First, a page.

# Talk:Piet

## Sketch of TC proof

For the computational class, I have this idea but I don't know how to continue as there are some holes in my knowledge on the subject. Would someone please complete it?

The language specification does not specify a size for the stack elements, so they may be arbitrary-size integers (the author even seems to assume that in his Fibonacci program since it prints the first 100 numbers from the Fibonacci sequence, but the 100th Fibonacci number even exceeds 64 bits).

The stack rotate operator gives access to any stack position at a given time, thus making the stack equivalent to a register bank. I recently read a claim that 5 unlimited-size registers should be enough for TC.

I think that that could be sufficient as to prove that Piet is Turing-complete. Not very formal, admittedly. --pgimeno 23:28, 10 Jun 2005 (GMT)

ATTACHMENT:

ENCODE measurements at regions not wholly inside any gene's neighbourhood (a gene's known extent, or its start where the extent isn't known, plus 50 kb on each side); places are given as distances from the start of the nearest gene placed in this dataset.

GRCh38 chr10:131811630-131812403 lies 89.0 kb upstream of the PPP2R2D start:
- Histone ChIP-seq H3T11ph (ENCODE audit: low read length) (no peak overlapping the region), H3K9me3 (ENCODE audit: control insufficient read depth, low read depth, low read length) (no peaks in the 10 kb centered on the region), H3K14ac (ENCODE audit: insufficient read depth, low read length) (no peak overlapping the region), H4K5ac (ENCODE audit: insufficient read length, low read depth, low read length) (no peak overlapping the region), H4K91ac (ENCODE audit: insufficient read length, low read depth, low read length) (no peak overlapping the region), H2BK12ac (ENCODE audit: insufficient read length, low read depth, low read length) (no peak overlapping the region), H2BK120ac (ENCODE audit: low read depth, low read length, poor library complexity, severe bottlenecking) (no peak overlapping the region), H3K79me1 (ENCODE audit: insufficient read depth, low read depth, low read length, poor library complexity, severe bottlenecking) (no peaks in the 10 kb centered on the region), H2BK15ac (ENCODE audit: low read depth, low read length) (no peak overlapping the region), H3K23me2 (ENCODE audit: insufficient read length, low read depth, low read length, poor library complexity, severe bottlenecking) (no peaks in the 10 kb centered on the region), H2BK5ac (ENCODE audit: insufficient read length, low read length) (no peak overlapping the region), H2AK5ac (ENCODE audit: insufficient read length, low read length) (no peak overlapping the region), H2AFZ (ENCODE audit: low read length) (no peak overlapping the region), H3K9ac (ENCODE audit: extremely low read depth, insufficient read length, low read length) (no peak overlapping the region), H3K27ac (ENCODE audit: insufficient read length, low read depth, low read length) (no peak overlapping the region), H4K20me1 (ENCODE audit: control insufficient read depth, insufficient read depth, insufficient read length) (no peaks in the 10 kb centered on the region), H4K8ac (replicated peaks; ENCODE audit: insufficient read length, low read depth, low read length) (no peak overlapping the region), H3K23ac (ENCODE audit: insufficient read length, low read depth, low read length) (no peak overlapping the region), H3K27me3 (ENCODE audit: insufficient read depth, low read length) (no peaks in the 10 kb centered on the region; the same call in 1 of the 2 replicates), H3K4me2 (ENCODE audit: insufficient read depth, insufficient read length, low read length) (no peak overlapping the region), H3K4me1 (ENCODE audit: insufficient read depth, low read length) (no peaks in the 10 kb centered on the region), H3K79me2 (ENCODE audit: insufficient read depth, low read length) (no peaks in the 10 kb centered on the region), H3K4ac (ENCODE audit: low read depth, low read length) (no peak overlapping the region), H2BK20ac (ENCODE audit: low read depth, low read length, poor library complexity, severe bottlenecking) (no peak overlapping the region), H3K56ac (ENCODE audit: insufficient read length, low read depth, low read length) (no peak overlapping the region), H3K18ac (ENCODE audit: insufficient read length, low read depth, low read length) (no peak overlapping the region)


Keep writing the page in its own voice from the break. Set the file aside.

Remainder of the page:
As long as you can code a FSA in the rest of Piet it sounds pretty good to me. (And actually, I'm OK with informal sketches of proofs; they're easier to read, for one thing. As long as it's fairly persuasive, filling in the details can be left as an exercise)
OK, I just added an article on Minsky machines, which might be useful to reference in proofs like this. --Chris Pressey 02:29, 11 Jun 2005 (GMT)
Thank you, that's exactly what I neeeded. I'm adding an explanation now. --pgimeno 10:30, 11 Jun 2005 (GMT)

I think that even with limited integer size (but unlimited stack) the rotate operation can make the language powerful enough as to make it TC. --pgimeno 11:42, 11 Jun 2005 (GMT)

I think so too, though I have no formal proof. --Rune 11:52, 11 Jun 2005 (GMT)
Hm, I have to take back that claim. If the integer size is limited, then the rotate operation needs a limited integer as an argument, thus the whole stack is not accessible at random anymore. My guess is that limited integer size and unlimited stack converts Piet in a push-down automaton. --pgimeno 18:41, 14 Jun 2005 (GMT)
You are right. I completely ignored the fact that the rotate function's argument is taken off the stack. --Rune 22:18, 14 Jun 2005 (GMT)